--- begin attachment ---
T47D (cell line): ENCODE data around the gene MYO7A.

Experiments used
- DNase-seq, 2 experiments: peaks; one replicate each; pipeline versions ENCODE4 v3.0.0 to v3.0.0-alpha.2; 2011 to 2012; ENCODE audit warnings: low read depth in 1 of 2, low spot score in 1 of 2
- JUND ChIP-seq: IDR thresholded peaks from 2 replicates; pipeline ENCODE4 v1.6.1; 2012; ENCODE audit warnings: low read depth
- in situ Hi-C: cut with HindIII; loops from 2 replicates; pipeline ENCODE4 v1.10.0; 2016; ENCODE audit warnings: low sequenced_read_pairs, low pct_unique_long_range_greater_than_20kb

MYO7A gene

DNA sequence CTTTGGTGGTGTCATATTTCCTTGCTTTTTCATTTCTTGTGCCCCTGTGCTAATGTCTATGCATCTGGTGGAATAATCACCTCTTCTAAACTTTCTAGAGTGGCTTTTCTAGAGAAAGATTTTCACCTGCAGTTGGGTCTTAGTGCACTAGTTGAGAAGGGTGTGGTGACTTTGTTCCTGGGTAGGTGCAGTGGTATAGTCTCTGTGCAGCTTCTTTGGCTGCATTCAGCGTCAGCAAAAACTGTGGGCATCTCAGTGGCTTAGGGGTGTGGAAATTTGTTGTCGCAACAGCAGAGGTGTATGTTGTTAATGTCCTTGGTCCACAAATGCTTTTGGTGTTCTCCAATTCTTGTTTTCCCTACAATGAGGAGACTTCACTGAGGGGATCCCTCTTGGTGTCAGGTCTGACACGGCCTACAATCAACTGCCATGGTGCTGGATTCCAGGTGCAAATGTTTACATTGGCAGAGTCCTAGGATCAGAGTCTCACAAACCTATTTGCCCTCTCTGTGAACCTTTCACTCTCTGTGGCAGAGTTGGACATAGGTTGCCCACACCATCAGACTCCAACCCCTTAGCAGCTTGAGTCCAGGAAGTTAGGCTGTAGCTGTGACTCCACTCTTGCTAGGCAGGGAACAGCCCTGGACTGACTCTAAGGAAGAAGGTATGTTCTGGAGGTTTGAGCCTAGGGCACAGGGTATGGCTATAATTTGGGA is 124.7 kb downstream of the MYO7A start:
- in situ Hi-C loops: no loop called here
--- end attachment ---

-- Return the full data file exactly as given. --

T47D (cell line): ENCODE data around the gene MYO7A.

Experiments used
- DNase-seq, 2 experiments: peaks; one replicate each; pipeline versions ENCODE4 v3.0.0 to v3.0.0-alpha.2; 2011 to 2012; ENCODE audit warnings: low read depth in 1 of 2, low spot score in 1 of 2
- JUND ChIP-seq: IDR thresholded peaks from 2 replicates; pipeline ENCODE4 v1.6.1; 2012; ENCODE audit warnings: low read depth
- in situ Hi-C: cut with HindIII; loops from 2 replicates; pipeline ENCODE4 v1.10.0; 2016; ENCODE audit warnings: low sequenced_read_pairs, low pct_unique_long_range_greater_than_20kb

MYO7A gene

DNA sequence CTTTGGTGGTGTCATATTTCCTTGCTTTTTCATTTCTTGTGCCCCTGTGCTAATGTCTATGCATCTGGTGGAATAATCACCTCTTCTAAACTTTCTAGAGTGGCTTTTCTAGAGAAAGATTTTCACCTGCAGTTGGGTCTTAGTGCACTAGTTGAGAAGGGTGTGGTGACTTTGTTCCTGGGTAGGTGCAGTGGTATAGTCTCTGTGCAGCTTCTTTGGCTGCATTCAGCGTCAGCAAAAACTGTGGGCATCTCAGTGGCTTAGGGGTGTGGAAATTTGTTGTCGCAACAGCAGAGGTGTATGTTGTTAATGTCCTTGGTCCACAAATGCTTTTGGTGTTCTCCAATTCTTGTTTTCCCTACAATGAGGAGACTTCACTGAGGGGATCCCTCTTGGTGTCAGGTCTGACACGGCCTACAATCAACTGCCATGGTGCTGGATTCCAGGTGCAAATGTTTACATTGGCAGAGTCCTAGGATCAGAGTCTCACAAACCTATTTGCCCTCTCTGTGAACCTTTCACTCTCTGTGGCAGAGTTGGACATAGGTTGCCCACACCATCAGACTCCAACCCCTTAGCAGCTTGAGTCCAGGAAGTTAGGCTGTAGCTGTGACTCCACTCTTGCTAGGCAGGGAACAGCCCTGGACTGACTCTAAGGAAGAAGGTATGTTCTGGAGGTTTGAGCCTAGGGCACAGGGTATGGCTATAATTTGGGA is 124.7 kb downstream of the MYO7A start:
- in situ Hi-C loops: no loop called here